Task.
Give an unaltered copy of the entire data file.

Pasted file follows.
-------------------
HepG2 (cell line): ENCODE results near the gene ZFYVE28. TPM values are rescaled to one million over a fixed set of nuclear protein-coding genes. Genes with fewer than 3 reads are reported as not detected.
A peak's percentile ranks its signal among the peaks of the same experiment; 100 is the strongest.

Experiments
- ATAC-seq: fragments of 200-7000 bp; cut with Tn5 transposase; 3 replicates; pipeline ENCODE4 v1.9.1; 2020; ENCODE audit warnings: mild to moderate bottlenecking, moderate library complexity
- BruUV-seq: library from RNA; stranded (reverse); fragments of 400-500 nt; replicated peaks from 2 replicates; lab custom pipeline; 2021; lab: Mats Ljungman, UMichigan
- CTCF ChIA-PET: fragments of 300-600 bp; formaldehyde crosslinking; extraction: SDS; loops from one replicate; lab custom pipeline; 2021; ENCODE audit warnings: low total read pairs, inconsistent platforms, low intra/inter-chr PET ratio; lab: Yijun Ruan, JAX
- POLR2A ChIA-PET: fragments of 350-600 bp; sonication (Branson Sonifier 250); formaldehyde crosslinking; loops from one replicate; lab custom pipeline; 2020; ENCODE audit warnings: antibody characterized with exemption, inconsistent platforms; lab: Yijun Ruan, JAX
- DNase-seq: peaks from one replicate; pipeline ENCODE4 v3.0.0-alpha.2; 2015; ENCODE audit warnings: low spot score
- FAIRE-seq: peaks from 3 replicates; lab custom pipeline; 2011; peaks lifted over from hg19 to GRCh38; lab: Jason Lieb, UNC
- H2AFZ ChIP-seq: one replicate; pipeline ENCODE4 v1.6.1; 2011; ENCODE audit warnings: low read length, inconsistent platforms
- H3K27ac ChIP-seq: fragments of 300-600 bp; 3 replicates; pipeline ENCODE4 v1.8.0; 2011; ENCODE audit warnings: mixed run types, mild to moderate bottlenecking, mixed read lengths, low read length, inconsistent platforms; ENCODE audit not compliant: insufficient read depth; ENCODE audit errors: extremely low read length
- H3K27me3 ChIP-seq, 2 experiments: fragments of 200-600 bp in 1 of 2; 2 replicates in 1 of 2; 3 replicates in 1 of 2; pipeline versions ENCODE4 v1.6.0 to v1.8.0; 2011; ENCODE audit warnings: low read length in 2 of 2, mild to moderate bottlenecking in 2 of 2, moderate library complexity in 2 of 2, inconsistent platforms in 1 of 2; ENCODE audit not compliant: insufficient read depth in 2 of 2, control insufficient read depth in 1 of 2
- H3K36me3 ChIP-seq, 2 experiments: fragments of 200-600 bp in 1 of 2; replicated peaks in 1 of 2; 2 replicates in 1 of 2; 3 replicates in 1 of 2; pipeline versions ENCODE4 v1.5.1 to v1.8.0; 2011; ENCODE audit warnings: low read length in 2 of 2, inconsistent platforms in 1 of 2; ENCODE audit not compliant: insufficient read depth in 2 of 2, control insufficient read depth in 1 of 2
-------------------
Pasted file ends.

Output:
HepG2 (cell line): ENCODE results near the gene ZFYVE28. TPM values are rescaled to one million over a fixed set of nuclear protein-coding genes. Genes with fewer than 3 reads are reported as not detected.
A peak's percentile ranks its signal among the peaks of the same experiment; 100 is the strongest.

Experiments
- ATAC-seq: fragments of 200-7000 bp; cut with Tn5 transposase; 3 replicates; pipeline ENCODE4 v1.9.1; 2020; ENCODE audit warnings: mild to moderate bottlenecking, moderate library complexity
- BruUV-seq: library from RNA; stranded (reverse); fragments of 400-500 nt; replicated peaks from 2 replicates; lab custom pipeline; 2021; lab: Mats Ljungman, UMichigan
- CTCF ChIA-PET: fragments of 300-600 bp; formaldehyde crosslinking; extraction: SDS; loops from one replicate; lab custom pipeline; 2021; ENCODE audit warnings: low total read pairs, inconsistent platforms, low intra/inter-chr PET ratio; lab: Yijun Ruan, JAX
- POLR2A ChIA-PET: fragments of 350-600 bp; sonication (Branson Sonifier 250); formaldehyde crosslinking; loops from one replicate; lab custom pipeline; 2020; ENCODE audit warnings: antibody characterized with exemption, inconsistent platforms; lab: Yijun Ruan, JAX
- DNase-seq: peaks from one replicate; pipeline ENCODE4 v3.0.0-alpha.2; 2015; ENCODE audit warnings: low spot score
- FAIRE-seq: peaks from 3 replicates; lab custom pipeline; 2011; peaks lifted over from hg19 to GRCh38; lab: Jason Lieb, UNC
- H2AFZ ChIP-seq: one replicate; pipeline ENCODE4 v1.6.1; 2011; ENCODE audit warnings: low read length, inconsistent platforms
- H3K27ac ChIP-seq: fragments of 300-600 bp; 3 replicates; pipeline ENCODE4 v1.8.0; 2011; ENCODE audit warnings: mixed run types, mild to moderate bottlenecking, mixed read lengths, low read length, inconsistent platforms; ENCODE audit not compliant: insufficient read depth; ENCODE audit errors: extremely low read length
- H3K27me3 ChIP-seq, 2 experiments: fragments of 200-600 bp in 1 of 2; 2 replicates in 1 of 2; 3 replicates in 1 of 2; pipeline versions ENCODE4 v1.6.0 to v1.8.0; 2011; ENCODE audit warnings: low read length in 2 of 2, mild to moderate bottlenecking in 2 of 2, moderate library complexity in 2 of 2, inconsistent platforms in 1 of 2; ENCODE audit not compliant: insufficient read depth in 2 of 2, control insufficient read depth in 1 of 2
- H3K36me3 ChIP-seq, 2 experiments: fragments of 200-600 bp in 1 of 2; replicated peaks in 1 of 2; 2 replicates in 1 of 2; 3 replicates in 1 of 2; pipeline versions ENCODE4 v1.5.1 to v1.8.0; 2011; ENCODE audit warnings: low read length in 2 of 2, inconsistent platforms in 1 of 2; ENCODE audit not compliant: insufficient read depth in 2 of 2, control insufficient read depth in 1 of 2